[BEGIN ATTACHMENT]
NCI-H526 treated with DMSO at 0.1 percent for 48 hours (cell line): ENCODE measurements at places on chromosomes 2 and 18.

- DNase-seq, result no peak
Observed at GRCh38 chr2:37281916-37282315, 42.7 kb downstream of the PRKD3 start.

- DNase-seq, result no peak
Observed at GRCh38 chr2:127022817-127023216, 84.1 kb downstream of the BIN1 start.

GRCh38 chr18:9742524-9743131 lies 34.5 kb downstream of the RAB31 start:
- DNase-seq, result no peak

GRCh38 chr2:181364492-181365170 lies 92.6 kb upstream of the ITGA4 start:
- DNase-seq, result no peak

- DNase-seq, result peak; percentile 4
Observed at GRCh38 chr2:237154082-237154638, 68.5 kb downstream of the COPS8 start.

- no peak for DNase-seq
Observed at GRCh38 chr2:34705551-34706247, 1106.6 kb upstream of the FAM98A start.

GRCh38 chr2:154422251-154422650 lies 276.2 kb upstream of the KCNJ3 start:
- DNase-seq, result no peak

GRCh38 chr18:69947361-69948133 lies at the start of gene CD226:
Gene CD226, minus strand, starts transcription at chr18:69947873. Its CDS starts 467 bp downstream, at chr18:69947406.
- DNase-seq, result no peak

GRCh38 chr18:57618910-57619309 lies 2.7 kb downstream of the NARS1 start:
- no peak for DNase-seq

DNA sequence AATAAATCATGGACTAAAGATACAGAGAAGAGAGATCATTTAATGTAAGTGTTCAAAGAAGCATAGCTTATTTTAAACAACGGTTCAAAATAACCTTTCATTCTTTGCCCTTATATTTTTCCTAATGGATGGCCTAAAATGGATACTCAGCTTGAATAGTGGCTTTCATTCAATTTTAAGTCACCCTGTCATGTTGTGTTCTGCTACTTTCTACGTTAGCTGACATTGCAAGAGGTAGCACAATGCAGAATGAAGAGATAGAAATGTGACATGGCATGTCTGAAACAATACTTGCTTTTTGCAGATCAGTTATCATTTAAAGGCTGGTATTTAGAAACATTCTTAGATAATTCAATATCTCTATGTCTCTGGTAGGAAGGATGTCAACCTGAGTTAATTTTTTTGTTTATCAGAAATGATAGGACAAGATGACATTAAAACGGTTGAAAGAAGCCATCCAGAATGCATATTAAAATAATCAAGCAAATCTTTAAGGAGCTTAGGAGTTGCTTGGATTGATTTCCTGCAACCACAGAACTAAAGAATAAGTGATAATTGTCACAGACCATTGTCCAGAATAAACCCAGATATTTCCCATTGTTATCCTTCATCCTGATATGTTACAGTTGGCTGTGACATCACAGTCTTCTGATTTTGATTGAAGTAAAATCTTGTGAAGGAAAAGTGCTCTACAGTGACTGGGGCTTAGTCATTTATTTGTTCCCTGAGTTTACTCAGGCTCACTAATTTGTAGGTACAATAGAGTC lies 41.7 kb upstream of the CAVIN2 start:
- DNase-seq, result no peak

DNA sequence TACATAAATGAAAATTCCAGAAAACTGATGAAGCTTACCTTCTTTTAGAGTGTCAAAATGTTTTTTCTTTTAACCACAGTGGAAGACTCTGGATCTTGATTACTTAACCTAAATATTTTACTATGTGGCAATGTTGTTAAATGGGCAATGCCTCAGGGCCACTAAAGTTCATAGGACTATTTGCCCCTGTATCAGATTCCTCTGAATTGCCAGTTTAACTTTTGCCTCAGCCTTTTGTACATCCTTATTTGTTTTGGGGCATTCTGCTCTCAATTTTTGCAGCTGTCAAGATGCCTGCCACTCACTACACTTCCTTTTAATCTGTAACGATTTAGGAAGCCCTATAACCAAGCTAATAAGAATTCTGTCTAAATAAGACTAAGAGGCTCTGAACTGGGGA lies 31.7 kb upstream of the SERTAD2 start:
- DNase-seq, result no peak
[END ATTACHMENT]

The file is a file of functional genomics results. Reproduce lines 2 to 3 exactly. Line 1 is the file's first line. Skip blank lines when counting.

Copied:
- DNase-seq, result no peak
Observed at GRCh38 chr2:37281916-37282315, 42.7 kb downstream of the PRKD3 start.